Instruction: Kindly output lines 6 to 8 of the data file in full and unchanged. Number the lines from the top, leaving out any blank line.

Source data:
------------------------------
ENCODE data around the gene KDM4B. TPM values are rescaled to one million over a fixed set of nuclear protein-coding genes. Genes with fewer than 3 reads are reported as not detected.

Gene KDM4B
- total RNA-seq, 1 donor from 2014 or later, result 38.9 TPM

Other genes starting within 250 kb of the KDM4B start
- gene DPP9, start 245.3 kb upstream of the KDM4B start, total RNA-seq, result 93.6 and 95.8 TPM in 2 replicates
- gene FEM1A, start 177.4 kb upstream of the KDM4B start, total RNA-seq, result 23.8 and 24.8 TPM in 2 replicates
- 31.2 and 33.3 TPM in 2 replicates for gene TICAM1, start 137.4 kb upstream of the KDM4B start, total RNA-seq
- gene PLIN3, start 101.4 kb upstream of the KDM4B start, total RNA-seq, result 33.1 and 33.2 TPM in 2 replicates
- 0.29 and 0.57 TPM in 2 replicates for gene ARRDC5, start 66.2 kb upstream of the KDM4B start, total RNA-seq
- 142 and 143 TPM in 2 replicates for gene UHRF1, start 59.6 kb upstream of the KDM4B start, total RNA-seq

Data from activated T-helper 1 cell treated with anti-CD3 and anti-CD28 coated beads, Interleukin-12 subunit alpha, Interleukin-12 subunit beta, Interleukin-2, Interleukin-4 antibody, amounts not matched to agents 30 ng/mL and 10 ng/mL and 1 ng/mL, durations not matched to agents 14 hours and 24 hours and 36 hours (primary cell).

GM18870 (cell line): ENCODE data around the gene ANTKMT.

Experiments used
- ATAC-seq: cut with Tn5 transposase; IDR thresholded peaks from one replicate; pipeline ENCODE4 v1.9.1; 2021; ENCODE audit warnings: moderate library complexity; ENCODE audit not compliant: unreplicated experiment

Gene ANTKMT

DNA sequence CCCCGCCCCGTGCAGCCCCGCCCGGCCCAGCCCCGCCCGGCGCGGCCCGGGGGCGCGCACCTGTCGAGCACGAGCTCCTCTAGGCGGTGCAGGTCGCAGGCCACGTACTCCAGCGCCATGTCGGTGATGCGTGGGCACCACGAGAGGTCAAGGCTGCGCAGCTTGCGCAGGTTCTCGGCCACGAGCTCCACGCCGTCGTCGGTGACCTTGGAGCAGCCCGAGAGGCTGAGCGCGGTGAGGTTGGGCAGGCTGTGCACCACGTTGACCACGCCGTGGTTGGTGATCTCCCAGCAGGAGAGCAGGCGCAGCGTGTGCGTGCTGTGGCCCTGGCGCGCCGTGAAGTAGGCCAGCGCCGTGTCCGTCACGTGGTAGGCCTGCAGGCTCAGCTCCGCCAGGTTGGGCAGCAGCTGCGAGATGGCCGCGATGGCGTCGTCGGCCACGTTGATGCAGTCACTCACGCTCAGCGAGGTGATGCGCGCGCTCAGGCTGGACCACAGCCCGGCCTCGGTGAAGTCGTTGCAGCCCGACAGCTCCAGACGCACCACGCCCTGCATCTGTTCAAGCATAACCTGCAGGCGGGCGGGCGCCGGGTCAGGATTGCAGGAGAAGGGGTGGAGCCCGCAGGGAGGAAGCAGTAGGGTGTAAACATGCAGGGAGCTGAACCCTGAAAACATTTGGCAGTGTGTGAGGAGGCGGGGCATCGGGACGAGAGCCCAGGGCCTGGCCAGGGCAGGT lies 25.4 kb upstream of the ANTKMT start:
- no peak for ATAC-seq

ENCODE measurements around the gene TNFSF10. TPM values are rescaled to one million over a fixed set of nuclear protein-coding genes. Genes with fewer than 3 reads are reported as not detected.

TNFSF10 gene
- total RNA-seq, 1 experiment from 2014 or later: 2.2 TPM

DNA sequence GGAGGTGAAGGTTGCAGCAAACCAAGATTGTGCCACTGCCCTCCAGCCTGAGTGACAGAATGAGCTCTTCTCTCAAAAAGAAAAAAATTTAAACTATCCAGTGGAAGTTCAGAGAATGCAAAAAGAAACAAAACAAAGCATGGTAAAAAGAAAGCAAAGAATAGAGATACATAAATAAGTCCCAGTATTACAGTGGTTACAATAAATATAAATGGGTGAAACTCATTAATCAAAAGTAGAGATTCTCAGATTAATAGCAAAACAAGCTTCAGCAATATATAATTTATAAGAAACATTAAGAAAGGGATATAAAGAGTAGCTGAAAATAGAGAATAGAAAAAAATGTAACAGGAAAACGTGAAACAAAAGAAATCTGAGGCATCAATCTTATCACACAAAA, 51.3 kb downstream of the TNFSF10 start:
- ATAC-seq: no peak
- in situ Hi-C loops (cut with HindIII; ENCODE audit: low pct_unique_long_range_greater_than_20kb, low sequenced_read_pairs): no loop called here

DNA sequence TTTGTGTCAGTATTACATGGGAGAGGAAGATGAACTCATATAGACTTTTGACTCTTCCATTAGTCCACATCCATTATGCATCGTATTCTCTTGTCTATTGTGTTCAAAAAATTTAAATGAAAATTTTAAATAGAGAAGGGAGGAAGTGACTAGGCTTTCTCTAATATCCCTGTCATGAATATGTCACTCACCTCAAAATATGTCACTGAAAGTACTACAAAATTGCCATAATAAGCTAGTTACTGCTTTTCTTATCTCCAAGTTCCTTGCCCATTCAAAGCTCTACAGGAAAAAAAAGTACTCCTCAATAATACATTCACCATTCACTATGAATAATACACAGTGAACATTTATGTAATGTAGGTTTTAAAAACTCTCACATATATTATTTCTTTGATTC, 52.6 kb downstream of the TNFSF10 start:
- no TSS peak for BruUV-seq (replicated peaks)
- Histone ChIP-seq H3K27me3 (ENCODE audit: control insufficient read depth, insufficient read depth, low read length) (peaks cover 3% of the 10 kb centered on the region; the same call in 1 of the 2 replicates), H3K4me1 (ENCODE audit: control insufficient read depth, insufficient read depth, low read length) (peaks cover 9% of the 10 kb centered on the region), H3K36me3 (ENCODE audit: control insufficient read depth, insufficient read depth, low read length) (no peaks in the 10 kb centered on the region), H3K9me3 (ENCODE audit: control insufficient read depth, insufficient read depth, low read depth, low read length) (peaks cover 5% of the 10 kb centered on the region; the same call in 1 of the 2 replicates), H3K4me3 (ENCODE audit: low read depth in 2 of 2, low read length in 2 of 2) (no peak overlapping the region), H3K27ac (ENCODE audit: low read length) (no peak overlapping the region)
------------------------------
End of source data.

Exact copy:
- gene FEM1A, start 177.4 kb upstream of the KDM4B start, total RNA-seq, result 23.8 and 24.8 TPM in 2 replicates
- 31.2 and 33.3 TPM in 2 replicates for gene TICAM1, start 137.4 kb upstream of the KDM4B start, total RNA-seq
- gene PLIN3, start 101.4 kb upstream of the KDM4B start, total RNA-seq, result 33.1 and 33.2 TPM in 2 replicates